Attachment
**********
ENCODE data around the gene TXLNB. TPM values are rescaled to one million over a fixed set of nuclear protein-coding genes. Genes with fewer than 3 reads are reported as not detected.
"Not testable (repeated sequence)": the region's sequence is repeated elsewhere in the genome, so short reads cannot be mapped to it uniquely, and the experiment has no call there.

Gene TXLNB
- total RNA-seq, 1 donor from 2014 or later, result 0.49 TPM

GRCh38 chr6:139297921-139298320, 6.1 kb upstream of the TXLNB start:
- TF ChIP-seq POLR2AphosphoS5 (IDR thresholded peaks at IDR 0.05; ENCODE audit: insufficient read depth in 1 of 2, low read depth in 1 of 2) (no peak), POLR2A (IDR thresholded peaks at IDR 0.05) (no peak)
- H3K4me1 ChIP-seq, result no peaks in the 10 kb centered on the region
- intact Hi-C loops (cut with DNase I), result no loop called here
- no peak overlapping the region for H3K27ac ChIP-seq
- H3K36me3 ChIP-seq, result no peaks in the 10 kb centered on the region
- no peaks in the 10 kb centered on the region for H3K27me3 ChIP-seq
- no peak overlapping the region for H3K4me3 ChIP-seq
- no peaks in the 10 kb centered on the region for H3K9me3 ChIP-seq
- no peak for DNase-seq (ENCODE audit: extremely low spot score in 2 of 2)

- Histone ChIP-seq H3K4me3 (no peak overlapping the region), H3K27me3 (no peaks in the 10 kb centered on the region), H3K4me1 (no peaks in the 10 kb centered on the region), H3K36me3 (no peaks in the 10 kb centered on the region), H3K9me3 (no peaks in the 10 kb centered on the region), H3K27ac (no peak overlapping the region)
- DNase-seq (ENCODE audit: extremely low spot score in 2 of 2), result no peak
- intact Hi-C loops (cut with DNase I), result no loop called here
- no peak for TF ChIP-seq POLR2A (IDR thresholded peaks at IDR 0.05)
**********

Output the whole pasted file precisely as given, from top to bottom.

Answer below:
ENCODE data around the gene TXLNB. TPM values are rescaled to one million over a fixed set of nuclear protein-coding genes. Genes with fewer than 3 reads are reported as not detected.
"Not testable (repeated sequence)": the region's sequence is repeated elsewhere in the genome, so short reads cannot be mapped to it uniquely, and the experiment has no call there.

Gene TXLNB
- total RNA-seq, 1 donor from 2014 or later, result 0.49 TPM

GRCh38 chr6:139297921-139298320, 6.1 kb upstream of the TXLNB start:
- TF ChIP-seq POLR2AphosphoS5 (IDR thresholded peaks at IDR 0.05; ENCODE audit: insufficient read depth in 1 of 2, low read depth in 1 of 2) (no peak), POLR2A (IDR thresholded peaks at IDR 0.05) (no peak)
- H3K4me1 ChIP-seq, result no peaks in the 10 kb centered on the region
- intact Hi-C loops (cut with DNase I), result no loop called here
- no peak overlapping the region for H3K27ac ChIP-seq
- H3K36me3 ChIP-seq, result no peaks in the 10 kb centered on the region
- no peaks in the 10 kb centered on the region for H3K27me3 ChIP-seq
- no peak overlapping the region for H3K4me3 ChIP-seq
- no peaks in the 10 kb centered on the region for H3K9me3 ChIP-seq
- no peak for DNase-seq (ENCODE audit: extremely low spot score in 2 of 2)

- Histone ChIP-seq H3K4me3 (no peak overlapping the region), H3K27me3 (no peaks in the 10 kb centered on the region), H3K4me1 (no peaks in the 10 kb centered on the region), H3K36me3 (no peaks in the 10 kb centered on the region), H3K9me3 (no peaks in the 10 kb centered on the region), H3K27ac (no peak overlapping the region)
- DNase-seq (ENCODE audit: extremely low spot score in 2 of 2), result no peak
- intact Hi-C loops (cut with DNase I), result no loop called here
- no peak for TF ChIP-seq POLR2A (IDR thresholded peaks at IDR 0.05)